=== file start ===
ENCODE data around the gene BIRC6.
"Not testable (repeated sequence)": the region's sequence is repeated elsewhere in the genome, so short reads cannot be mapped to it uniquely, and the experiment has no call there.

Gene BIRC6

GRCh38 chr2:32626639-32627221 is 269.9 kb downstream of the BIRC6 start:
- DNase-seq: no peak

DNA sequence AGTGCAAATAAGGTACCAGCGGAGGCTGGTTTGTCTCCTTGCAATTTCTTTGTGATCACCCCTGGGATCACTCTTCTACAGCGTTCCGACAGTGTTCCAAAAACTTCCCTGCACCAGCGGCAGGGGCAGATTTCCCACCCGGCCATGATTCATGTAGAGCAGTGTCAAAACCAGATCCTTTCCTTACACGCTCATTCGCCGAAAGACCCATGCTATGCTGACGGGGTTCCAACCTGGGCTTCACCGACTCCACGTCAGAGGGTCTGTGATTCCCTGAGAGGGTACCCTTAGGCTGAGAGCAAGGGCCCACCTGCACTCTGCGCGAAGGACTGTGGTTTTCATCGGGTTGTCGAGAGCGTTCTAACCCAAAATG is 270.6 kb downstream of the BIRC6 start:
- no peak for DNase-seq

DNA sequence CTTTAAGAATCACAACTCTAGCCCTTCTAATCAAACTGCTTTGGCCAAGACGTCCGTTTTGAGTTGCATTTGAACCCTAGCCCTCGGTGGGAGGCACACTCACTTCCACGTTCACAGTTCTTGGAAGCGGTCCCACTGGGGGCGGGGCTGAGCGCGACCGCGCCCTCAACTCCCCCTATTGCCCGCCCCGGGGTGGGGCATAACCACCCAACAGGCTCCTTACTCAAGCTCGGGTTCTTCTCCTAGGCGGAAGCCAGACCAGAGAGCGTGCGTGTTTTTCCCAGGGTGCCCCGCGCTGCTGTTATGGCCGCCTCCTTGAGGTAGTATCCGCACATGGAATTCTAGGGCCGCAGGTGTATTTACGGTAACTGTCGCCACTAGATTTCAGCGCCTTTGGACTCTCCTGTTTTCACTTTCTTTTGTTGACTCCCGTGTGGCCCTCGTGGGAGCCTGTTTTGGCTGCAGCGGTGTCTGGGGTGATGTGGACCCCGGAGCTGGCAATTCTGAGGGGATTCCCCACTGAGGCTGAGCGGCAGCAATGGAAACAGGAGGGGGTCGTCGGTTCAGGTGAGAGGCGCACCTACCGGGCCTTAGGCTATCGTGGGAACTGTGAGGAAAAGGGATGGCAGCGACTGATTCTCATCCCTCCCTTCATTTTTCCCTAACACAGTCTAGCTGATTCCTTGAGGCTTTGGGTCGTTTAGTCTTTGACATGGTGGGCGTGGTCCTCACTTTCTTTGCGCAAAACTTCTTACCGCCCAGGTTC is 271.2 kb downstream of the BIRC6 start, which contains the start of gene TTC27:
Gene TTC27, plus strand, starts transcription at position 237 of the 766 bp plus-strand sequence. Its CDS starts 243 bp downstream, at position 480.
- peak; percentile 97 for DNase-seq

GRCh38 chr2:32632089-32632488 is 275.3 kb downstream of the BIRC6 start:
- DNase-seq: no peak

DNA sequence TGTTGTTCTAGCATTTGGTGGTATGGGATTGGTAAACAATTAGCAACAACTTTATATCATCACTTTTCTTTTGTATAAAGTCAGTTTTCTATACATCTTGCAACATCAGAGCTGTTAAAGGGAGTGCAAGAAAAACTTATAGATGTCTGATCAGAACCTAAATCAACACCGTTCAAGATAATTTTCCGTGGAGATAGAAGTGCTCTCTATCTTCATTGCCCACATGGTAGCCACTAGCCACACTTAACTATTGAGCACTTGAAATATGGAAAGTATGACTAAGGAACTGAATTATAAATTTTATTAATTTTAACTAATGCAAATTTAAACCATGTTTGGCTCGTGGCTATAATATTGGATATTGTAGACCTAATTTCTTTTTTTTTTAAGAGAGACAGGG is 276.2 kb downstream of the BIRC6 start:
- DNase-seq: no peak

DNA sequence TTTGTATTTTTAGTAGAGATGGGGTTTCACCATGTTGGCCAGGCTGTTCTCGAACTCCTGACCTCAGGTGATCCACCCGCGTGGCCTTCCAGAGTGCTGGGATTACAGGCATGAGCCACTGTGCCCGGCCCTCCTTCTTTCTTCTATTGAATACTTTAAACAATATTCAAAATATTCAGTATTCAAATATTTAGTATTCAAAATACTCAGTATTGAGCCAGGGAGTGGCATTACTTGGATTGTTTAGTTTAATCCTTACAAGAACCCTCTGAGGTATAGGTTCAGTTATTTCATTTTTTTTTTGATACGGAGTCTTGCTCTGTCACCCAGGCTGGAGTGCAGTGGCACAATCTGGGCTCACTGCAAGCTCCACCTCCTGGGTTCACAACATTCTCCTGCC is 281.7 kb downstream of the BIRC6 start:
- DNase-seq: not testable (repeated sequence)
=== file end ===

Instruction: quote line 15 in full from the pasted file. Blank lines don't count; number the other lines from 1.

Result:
DNA sequence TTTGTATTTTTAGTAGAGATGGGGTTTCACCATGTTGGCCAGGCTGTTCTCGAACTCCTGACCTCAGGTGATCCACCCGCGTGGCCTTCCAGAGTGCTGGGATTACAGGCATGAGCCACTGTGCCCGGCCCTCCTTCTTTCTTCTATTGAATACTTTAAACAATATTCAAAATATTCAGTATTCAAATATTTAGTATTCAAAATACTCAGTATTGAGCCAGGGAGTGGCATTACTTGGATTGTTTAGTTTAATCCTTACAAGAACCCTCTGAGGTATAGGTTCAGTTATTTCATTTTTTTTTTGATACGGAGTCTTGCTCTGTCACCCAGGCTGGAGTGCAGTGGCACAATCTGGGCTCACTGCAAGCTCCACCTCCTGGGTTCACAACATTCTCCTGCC is 281.7 kb downstream of the BIRC6 start: